I’m a long time fan of Juniper networking devices, there seems to be a snobbery against them for reasons I’ve never understood. Imagine my disappointment to find that this was reflected somewhat in the Ansible documentation where JUNOS seems to be the black sheep and the guides are a little patchy. Recently I’ve been having some fun integrating Ansible with JUNOS and this post is going to look at both . . .
At the end of last year I wrote about some basic methods for debugging networking issues inside a Kubernetes Cluster. In that article we very briefly mentioned a then-alpha feature (with a complicated sounding name) called Ephemeral Debug Containers first introduced back in Kubernetes v1.16. This looks to be the real future of debugging in Kubernetes and as of v1.20 it’s finally in beta. This great feature really strengthens a . . .
Recently I’ve had the experience of reconfiguring the popular Kubernetes Service Mesh Istio (using it’s Gateway ingress model) to work with an AWS Application Load Balancer with a degree of automation and scalability. This is a challenging deployment to say the least and whilst documentation exists to varying degrees for the separate components, it’s scant. I’m less than impressed with the official Istio documentation (though it has gotten way better) . . .
In the days of cloud we’re often called on to integrate a lot of technologies together (as the somewhat messy title of this post suggests). One of the more recent systems I’ve encountered is Istio, popular Kubernetes Service Mesh, which in EKS tends to rely on an Elastic Load Balancer of one flavour or another as the point of access to it’s Gateway. In this post we’ll look at how . . .
If, like me, you’ve come from a traditional sysadmin background then Kubernetes can be daunting to say the least, this doesn’t get much easier when it comes to trying to get to grips with how to debug networking issues. Kubernetes networking is VAST and supports a number of complex implementations that vary between the major Kubernetes-as-a-Service platforms (GKE, EKS, AKS) as well as many other options. The broad strokes are . . .
Recently I had an requirement that I couldn’t find documented outside of the abstract; migrating a single private DNS zone to AWS’ hosted DNS service; Route 53 and conditionally forwarding queries for that zone from an existing Windows DNS infrastructure. This isn’t something I expected to be broken down blow by blow in the AWS documentation but there are plenty of Windows DNS infrastructures out there in the wild and . . .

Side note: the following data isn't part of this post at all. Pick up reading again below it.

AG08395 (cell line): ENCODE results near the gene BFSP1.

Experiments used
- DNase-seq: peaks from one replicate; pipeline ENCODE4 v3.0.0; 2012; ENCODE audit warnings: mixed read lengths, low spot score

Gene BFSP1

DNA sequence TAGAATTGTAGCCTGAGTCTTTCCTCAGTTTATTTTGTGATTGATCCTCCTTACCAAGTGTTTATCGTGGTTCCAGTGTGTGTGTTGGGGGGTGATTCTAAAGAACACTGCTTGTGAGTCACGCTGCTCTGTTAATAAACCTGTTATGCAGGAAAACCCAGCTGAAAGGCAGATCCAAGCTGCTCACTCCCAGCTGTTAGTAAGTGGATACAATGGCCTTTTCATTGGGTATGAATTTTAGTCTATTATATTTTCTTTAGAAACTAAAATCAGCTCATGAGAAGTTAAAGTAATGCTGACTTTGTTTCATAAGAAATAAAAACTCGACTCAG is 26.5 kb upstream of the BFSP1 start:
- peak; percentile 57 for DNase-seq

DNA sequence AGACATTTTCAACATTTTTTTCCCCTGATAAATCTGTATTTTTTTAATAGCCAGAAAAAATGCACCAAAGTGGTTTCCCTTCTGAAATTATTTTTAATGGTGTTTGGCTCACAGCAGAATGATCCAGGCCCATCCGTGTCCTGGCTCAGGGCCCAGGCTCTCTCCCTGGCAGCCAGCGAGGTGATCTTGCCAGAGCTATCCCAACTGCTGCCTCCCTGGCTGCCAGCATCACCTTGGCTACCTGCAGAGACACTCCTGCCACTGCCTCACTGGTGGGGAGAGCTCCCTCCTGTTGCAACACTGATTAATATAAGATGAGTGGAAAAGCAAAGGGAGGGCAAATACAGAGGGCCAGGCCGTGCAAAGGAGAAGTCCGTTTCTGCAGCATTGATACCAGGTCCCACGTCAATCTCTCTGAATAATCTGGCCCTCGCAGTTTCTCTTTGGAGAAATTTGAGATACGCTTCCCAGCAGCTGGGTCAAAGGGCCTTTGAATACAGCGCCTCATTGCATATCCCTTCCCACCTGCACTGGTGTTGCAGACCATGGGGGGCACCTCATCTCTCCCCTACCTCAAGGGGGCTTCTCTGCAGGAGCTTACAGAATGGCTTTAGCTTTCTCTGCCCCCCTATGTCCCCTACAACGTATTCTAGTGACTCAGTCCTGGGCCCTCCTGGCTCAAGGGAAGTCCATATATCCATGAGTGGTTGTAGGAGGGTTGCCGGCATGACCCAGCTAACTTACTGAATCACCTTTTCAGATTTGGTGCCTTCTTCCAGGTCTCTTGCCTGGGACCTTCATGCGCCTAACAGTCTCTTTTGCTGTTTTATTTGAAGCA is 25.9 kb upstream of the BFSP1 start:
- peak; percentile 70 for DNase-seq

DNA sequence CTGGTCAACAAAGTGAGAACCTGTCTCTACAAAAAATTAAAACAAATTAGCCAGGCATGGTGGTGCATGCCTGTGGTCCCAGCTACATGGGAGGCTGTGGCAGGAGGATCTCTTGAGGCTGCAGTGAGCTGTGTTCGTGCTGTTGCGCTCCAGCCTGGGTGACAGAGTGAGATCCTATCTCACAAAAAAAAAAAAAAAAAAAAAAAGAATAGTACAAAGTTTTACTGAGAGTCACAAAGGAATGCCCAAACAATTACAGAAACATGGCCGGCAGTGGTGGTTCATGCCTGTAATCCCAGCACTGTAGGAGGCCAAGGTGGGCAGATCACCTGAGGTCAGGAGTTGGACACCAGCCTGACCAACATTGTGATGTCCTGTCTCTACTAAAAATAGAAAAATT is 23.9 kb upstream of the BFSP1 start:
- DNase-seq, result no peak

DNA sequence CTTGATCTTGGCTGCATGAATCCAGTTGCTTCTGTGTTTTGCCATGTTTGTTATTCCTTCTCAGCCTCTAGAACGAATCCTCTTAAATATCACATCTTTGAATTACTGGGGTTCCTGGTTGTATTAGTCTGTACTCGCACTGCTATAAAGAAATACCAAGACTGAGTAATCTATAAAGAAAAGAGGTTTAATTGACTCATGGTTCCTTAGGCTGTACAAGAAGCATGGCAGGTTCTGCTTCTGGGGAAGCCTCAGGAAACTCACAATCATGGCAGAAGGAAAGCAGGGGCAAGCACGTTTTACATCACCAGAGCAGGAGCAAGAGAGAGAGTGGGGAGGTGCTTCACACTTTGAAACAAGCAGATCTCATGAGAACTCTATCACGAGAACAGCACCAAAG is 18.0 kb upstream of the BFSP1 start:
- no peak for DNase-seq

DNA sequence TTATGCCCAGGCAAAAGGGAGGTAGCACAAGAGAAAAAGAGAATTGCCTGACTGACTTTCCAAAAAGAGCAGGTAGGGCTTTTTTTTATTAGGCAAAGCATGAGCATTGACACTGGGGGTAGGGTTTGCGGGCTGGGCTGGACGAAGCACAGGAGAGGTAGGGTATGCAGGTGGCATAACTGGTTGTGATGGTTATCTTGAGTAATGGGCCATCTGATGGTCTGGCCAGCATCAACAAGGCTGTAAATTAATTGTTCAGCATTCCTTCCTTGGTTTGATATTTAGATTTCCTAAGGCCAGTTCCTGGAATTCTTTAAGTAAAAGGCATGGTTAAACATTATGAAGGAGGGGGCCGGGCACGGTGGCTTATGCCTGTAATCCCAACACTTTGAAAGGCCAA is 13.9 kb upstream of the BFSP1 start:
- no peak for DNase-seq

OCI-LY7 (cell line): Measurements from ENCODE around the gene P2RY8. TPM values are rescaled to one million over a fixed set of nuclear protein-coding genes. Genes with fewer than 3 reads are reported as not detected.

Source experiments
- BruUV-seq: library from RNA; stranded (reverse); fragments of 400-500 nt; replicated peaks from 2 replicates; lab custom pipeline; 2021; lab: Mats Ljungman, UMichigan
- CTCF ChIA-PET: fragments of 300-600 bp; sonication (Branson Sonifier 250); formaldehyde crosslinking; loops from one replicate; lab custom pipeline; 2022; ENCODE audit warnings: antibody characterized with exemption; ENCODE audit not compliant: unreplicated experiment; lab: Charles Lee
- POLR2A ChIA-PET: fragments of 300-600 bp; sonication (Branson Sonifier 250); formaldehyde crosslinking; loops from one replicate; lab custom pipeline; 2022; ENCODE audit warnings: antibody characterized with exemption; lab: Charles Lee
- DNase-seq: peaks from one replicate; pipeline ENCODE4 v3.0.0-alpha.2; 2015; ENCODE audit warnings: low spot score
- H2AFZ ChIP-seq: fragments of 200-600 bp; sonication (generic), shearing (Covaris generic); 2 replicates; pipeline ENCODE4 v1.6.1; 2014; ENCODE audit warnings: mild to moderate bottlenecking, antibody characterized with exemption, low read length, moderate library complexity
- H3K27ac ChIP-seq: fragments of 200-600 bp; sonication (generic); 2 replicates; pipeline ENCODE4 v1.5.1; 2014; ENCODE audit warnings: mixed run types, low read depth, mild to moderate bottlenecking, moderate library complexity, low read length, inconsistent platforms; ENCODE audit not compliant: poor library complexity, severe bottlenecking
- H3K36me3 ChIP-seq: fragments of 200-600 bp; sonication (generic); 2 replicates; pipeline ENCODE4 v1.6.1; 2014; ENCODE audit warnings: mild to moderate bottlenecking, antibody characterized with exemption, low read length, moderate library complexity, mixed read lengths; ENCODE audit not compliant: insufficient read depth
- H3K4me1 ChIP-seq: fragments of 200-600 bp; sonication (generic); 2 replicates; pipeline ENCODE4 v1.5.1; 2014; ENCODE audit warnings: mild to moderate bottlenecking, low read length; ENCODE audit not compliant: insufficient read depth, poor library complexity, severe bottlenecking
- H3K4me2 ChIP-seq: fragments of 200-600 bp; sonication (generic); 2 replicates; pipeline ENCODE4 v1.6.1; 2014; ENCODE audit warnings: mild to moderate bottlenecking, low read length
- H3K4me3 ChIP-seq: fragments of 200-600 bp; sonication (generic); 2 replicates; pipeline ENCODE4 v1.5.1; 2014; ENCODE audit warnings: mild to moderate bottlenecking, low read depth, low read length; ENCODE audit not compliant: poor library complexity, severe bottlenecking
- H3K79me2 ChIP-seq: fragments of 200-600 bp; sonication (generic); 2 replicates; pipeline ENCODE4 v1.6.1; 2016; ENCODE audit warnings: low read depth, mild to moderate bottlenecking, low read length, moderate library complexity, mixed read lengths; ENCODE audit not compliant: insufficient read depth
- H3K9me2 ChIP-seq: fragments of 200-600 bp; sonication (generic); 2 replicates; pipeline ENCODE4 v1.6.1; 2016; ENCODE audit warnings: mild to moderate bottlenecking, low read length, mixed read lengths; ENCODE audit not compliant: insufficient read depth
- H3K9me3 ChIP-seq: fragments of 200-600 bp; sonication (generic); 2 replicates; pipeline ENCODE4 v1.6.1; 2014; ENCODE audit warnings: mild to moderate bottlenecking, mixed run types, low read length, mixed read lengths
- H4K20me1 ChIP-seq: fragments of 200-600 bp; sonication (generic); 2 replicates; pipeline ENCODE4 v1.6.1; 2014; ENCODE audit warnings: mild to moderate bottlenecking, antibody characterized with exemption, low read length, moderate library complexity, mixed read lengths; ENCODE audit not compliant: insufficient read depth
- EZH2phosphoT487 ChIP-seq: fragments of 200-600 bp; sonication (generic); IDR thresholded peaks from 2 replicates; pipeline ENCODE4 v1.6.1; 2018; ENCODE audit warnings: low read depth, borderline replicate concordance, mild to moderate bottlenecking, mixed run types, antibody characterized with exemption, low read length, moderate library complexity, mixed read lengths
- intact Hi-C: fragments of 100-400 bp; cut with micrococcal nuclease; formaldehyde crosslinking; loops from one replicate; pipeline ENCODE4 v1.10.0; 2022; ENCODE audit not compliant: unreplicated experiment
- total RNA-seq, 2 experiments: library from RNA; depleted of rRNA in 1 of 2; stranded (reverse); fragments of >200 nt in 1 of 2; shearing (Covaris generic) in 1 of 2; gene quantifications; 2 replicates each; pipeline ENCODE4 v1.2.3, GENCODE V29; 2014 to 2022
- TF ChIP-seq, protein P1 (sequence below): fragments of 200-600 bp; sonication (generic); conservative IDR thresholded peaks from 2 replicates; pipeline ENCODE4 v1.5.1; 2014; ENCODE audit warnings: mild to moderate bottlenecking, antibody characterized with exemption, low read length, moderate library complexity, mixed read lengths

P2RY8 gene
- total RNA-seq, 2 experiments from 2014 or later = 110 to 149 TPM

Recently I was presented with a very common problem, offer up a service which uses an unprivileged port, present that service through a reverse proxy and keep the entire service secure by completing TLS termination on the proxy. This is a pretty old problem and in my case the service is Hashicorp Vault, but what’s odd is that for such a popular platform I couldn’t find any guides or configuration . . .
The creation of an Azure Site to Site VPN is (even by Software Defined Networking standards)…involved. This isn’t a problem unique to Azure and isn’t aided by the desire by vendors to call all of their components something unusual rather than the terminology that already exists. Setup is a very manual and time consuming process, however Terraform can completely automate and codify the process. Example code for this post can . . .
In previous posts I’ve looked at the setup of AlienVault OSSIM and managing logs from both Windows and Linux Operating Systems. However as any admin knows dealing with servers is only half the battle when it comes to logs, network devices are arguably the most important part. In this post we’ll be looking at log management for Juniper JUNOS, Cisco IOS and VMWare EXSi devices in particular, all of which . . .
Secure Shell might be the greatest component of Linux and the best gem to come from the Open Source community, enabling countless systems to connect to one-another and allowing the secure communication of systems both manually and programmatically with very little complexity, yet despite this people still appear to struggle with it, especially admins from a Windows background. Keys Vs Passwords There’s a significant downside to using a username and . . .